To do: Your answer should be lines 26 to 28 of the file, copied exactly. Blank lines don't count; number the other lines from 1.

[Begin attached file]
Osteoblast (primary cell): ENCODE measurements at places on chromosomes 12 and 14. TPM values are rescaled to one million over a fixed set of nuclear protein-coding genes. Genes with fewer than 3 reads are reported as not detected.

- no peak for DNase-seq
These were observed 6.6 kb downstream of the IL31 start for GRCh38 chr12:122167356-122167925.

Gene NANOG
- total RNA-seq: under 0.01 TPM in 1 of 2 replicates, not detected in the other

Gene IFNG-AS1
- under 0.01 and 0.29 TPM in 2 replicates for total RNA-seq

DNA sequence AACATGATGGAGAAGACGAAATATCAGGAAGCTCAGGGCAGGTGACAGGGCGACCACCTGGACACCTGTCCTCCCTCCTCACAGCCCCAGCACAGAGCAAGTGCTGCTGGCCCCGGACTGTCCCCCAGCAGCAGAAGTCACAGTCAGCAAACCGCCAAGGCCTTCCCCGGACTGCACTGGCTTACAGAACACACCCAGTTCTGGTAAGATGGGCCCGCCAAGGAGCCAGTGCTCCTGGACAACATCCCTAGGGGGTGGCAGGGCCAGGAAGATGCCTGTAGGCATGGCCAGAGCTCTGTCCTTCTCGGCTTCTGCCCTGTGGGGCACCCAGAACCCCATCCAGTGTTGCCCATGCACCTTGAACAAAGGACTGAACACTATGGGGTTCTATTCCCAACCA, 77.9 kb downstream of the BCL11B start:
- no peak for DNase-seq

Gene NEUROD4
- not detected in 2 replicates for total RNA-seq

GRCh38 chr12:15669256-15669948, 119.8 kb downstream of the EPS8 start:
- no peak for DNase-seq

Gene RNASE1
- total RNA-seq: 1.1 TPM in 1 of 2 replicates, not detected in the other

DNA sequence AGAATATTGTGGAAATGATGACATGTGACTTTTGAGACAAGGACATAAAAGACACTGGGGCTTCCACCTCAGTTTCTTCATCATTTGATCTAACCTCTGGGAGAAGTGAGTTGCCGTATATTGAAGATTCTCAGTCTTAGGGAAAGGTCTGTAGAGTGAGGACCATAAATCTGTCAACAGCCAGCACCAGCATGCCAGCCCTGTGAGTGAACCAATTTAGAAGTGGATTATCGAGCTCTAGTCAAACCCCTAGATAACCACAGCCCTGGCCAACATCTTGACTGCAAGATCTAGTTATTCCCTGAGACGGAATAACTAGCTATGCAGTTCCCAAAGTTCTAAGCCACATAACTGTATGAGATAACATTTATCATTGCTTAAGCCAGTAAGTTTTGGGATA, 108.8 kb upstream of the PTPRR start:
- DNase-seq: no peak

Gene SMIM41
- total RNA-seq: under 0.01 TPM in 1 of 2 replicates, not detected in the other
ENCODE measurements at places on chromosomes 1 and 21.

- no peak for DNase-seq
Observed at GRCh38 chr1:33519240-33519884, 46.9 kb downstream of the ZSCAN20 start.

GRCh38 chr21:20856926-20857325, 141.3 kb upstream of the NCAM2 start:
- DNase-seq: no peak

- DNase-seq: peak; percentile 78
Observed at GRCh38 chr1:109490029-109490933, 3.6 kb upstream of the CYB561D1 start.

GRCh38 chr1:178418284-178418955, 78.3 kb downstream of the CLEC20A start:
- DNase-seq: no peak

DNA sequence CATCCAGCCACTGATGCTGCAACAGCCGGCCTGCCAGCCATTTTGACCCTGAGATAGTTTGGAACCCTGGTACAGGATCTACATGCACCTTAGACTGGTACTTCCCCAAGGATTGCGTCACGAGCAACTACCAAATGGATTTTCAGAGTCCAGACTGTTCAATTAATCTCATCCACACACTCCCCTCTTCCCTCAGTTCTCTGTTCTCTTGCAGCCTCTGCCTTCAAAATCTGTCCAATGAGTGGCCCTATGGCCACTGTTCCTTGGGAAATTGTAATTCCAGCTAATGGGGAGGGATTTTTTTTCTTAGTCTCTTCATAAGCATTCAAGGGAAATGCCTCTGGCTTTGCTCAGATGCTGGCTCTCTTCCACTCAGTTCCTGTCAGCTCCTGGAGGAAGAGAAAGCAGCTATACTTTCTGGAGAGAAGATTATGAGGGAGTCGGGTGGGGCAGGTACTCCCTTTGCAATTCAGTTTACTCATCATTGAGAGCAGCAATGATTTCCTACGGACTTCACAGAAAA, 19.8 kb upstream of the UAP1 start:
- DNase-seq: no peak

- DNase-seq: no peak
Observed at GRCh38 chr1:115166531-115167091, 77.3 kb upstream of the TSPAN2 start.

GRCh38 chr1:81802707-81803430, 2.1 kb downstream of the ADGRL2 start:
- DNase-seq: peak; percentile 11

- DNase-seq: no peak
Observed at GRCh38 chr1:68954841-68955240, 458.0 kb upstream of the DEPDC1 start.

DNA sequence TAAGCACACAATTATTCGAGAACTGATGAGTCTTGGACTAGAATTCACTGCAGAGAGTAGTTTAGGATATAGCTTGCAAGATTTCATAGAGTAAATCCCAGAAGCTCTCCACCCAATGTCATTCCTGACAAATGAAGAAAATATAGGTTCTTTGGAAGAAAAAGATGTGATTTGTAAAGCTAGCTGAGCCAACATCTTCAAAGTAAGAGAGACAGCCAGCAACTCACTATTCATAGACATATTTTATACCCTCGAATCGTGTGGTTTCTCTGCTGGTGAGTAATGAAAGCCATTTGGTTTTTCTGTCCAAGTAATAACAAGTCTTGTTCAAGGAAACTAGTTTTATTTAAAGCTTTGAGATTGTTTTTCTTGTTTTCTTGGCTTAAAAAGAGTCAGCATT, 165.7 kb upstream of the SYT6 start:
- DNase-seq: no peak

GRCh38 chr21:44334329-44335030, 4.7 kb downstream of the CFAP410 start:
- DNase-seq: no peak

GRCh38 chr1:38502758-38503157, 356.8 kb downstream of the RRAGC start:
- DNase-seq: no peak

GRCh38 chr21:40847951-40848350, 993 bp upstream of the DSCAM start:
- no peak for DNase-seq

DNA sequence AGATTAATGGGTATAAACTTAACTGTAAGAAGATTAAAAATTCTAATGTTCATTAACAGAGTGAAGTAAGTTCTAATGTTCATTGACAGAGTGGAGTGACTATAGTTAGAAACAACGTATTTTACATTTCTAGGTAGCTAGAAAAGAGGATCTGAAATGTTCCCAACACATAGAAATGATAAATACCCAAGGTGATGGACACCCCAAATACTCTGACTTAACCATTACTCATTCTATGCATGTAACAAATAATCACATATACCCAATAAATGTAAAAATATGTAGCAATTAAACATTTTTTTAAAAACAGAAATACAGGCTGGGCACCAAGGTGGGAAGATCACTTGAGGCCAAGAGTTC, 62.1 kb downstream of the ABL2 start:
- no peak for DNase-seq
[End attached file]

Observed at GRCh38 chr1:109490029-109490933, 3.6 kb upstream of the CYB561D1 start.

GRCh38 chr1:178418284-178418955, 78.3 kb downstream of the CLEC20A start:
- DNase-seq: no peak